E3: Tony Hawk: Ride

Skater toy.

Activision has seen the future, and it's plastic. Ride, this year's Tony Hawk reboot, ditches traditional controller inputs in favour of a full-size mock skateboard, and if it sells, in the next few years you can probably expect the piles of fake guitars and drum-kits in your living room to be joined with fake sporting goods, the odd bit of fake weaponry, and possibly even fake kitchen equipment, if the publisher ever decides to follow Taito into Cooking Mama territory.

For every game, then, a bundle; for every franchise, a peripheral - when the time comes, you'll likely be able to store all this new clutter in a bespoke Activision wardrobe, which will double as a fake New York skyscraper for you to run up the side of when playing any future Prototype sequels.

In the case of Hawk, the skateboard's more than simply a cash-in on the company's surprisingly potent ability to ship bulky add-ons around the world in massive quantities. It's also a reaction to the success of EA's Skate, which emerged in 2007 to revitalise a genre that had gone slightly stale on Activision's watch. Tony Hawk games were never bad, but the yearly grind - accidental pun - was starting to show, and when EA Black Box came along with the devilishly effective Flickit system, which made brilliant use of analogue control sticks to simulate moving the skateboard around, it was time for Team Hawk to rethink a few of its assumptions about how to make a convincing skateboard game.

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It's game number 10, by my wonky counting, and Hawk himself is ageing with grace, a slight greying of the temples giving him the air of a youthful senator.

The answer, then, is with a convincing skateboard. The peripheral's pretty decent, too, from the distant glimpse we've got of it so far. Made of sturdy plastic, it's full-size, more or less, with the absence of wheels making it look a little like a hoverboard (pro tip: don't try and use it near water). You manipulate the game much as expected, by placing the board flat on the ground, tilting to steer, spinning to turn, and flipping it up on one end for jumps. Far more than a flattened version of the Wii Remote (which nonetheless apparently formed the basis for the first prototypes) a range of infrared sensors mounted around the edge of the board can register hand placement, meaning you can pull off all kinds of grabs and tucks - or is that snowboarding? I forget - and even push yourself forward by skimming your foot along the floor.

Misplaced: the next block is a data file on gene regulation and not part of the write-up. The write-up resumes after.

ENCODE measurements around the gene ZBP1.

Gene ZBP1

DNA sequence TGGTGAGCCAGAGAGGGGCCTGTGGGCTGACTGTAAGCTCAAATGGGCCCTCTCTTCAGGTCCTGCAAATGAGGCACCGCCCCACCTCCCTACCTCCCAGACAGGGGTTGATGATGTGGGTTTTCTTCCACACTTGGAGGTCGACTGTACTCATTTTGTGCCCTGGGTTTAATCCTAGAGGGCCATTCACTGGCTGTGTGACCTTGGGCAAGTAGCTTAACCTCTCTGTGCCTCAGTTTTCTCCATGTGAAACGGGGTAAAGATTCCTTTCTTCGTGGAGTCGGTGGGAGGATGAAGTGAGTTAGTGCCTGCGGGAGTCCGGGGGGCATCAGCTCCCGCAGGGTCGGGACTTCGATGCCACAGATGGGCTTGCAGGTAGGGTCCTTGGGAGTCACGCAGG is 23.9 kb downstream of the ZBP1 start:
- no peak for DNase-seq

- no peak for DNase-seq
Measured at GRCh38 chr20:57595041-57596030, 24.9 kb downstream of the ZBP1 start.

Granted, from the brief display we witnessed, it didn't seem that the board was tremendously accurate at registering the inputs correctly at the moment, but that may be down to a slight delay in the image being projected on the screen behind the person demoing the game, early code, or even a glitchy prototype.

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